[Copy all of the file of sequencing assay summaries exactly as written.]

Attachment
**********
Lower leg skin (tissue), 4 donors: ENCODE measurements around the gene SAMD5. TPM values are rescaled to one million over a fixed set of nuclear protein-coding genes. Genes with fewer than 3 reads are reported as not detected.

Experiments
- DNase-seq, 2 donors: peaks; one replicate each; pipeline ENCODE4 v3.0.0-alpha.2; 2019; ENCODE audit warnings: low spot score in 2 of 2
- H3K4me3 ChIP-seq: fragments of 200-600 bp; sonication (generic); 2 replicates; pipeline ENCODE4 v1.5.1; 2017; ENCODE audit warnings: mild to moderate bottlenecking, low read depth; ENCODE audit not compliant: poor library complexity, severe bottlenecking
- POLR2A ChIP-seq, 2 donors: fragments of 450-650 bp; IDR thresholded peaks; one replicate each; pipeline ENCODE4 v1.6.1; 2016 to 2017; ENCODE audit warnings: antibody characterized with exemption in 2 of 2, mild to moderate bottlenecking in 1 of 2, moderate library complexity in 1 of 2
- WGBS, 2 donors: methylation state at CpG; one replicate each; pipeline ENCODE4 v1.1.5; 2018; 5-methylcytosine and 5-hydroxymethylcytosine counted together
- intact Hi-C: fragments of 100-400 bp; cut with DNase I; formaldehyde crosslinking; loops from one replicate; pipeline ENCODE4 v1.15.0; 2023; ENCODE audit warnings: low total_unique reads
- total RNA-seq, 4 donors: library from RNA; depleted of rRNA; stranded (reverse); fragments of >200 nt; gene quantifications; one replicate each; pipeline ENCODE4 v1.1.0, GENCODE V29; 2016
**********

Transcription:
Lower leg skin (tissue), 4 donors: ENCODE measurements around the gene SAMD5. TPM values are rescaled to one million over a fixed set of nuclear protein-coding genes. Genes with fewer than 3 reads are reported as not detected.

Experiments
- DNase-seq, 2 donors: peaks; one replicate each; pipeline ENCODE4 v3.0.0-alpha.2; 2019; ENCODE audit warnings: low spot score in 2 of 2
- H3K4me3 ChIP-seq: fragments of 200-600 bp; sonication (generic); 2 replicates; pipeline ENCODE4 v1.5.1; 2017; ENCODE audit warnings: mild to moderate bottlenecking, low read depth; ENCODE audit not compliant: poor library complexity, severe bottlenecking
- POLR2A ChIP-seq, 2 donors: fragments of 450-650 bp; IDR thresholded peaks; one replicate each; pipeline ENCODE4 v1.6.1; 2016 to 2017; ENCODE audit warnings: antibody characterized with exemption in 2 of 2, mild to moderate bottlenecking in 1 of 2, moderate library complexity in 1 of 2
- WGBS, 2 donors: methylation state at CpG; one replicate each; pipeline ENCODE4 v1.1.5; 2018; 5-methylcytosine and 5-hydroxymethylcytosine counted together
- intact Hi-C: fragments of 100-400 bp; cut with DNase I; formaldehyde crosslinking; loops from one replicate; pipeline ENCODE4 v1.15.0; 2023; ENCODE audit warnings: low total_unique reads
- total RNA-seq, 4 donors: library from RNA; depleted of rRNA; stranded (reverse); fragments of >200 nt; gene quantifications; one replicate each; pipeline ENCODE4 v1.1.0, GENCODE V29; 2016